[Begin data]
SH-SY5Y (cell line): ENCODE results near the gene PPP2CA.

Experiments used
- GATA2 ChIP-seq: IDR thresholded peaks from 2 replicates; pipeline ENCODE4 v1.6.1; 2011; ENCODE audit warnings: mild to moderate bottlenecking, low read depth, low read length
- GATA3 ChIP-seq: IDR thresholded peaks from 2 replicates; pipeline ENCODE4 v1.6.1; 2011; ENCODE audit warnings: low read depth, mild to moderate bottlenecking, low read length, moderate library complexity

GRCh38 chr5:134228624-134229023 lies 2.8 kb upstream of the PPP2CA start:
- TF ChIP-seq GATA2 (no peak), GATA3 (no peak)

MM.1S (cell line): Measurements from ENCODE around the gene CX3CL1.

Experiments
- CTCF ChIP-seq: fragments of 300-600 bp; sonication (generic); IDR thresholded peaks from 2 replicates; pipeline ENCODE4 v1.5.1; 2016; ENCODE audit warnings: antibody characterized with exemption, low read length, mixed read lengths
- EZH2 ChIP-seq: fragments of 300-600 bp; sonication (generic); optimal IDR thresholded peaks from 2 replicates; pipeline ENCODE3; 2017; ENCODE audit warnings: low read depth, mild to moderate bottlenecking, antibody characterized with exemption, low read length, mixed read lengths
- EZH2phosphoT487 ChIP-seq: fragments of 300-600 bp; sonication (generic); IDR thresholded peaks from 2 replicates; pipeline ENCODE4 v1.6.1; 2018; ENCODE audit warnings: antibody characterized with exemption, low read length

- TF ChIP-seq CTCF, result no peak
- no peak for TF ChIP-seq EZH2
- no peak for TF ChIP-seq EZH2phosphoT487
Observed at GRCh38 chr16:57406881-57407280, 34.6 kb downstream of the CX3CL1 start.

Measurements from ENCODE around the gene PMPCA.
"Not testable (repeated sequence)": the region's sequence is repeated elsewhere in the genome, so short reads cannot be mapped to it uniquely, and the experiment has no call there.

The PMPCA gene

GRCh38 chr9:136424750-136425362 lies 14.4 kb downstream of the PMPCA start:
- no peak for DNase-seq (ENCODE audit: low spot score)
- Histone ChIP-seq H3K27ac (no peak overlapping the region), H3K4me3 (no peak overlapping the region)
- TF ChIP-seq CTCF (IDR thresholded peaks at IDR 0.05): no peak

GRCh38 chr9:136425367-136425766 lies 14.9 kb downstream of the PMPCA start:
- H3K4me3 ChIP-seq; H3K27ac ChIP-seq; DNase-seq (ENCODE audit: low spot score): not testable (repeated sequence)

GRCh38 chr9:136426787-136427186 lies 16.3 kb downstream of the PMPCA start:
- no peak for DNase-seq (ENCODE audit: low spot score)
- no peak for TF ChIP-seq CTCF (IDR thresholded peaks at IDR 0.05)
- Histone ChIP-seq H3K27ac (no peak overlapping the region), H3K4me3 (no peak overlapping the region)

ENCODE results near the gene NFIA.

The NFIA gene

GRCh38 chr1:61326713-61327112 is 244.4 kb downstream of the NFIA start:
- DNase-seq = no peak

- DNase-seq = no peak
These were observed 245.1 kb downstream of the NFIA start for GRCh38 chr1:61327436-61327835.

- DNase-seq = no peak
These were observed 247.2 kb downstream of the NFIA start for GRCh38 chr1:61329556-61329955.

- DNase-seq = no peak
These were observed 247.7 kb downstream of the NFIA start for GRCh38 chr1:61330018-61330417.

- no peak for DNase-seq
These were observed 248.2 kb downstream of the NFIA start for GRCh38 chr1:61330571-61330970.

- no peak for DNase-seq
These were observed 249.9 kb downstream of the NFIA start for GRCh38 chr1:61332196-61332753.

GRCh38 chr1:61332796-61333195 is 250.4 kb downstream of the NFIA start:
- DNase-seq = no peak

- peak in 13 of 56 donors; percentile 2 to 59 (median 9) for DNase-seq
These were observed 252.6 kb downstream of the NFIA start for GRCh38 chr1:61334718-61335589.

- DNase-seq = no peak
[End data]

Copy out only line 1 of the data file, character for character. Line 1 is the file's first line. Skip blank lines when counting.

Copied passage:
SH-SY5Y (cell line): ENCODE results near the gene PPP2CA.